British officials seized Hancock’s sloop “Liberty” in 1768 on the grounds that they believed he was using it to smuggle commodities. He was given several charges, however they were eventually dropped. Although there was no evidence to support this assertion, this occurrence led many to accuse him of being a smuggler.
In March 1770, five citizens were slain by British forces during the Boston Massacre. Hancock persuaded Colonel William Dalrymple and Governor Thomas Hutchinson to pull the troops out of Boston during their meeting.
The Bostonians’ protest against the British after they passed the Tea Act in 1773 gave rise to the “Boston Tea Party.” He publicly endorsed the tea party even if he did not attend it.
He gave the fourth annual Massacre Day oration in 1774, reading a speech he had co-written with Samuel Adams and others. His reputation as a genuine son of America was bolstered by the fact that this speech was widely publicized and distributed.
Hancock was elected president of the Massachusetts Provincial Congress when it was established in 1774. He was chosen as a delegate to the Second Continental Congress and served on the Committee of Safety.
In 1775, he was chosen to lead the Continental Congress. He was a very important patriotic figure who stood the risk of being arrested by British officials due to his social standing and several political positions.
John Hancock, the president of the Continental Congress, was the first to sign the Declaration of Independence on August 2, 1776, following its approval on July 4, 1776. He is well-known for his bold and fashionable signature that appears on the Declaration.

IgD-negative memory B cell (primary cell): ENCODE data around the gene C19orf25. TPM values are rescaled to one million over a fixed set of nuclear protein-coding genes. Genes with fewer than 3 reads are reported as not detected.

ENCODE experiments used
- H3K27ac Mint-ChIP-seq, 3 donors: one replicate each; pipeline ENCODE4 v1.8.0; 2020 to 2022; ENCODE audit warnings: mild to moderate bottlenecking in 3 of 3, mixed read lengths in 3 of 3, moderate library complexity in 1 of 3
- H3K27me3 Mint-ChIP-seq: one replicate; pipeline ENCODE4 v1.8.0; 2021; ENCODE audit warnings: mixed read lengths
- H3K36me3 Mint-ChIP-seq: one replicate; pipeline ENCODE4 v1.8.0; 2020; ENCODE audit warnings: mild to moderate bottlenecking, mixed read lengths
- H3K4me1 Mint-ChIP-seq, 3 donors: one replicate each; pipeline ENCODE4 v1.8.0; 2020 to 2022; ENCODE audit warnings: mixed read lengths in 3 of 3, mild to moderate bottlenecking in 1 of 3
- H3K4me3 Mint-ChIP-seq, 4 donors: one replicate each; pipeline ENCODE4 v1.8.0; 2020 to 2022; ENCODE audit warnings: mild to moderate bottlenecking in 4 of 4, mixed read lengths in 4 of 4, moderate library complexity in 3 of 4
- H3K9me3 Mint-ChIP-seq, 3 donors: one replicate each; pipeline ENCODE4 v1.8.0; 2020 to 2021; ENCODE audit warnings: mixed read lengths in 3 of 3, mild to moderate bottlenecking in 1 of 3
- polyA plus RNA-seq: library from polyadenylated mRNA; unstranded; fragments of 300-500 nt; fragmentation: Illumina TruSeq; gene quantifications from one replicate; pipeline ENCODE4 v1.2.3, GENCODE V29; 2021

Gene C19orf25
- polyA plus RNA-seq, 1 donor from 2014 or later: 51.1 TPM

In 1777, after taking a leave of absence from the Congress, he went back to Boston and won re-election to the House of Representatives.
He was chosen to serve as the Governor of Massachusetts in 1780. He comfortably won the reelections by sizable percentages because of his high level of support in the state. He held this office until 1785, when his declining health forced him to quit.
Bigger Works of John Hancock
He is renowned for serving as the President of the Continental Congress on August 2, 1776, the day the United States Declaration of Independence was signed. He was the first representative to sign the document, and he did it flamboyantly.
Personal Legacy & Life
On August 28, 1775, he wed Dorothy Quincy. The couple’s two children both passed away while they were young.
He had a rich and frequently extravagant life as a prosperous trader.
He was well-respected for his charity and was well-known for making large donations to widows, orphans, and other vulnerable groups in the community.
His later years were characterized by a number of medical issues, notably gout. In 1793, he passed away at the age of 56.
Net worth of John Hancock
The estimated net worth of John Hancock is about $1 million
He received criticism for living an opulent and luxurious life.
In his honor, a town in Massachusetts was given the name Hancock.
Even though the claim lacked legal support, some of his critics had called him a smuggler.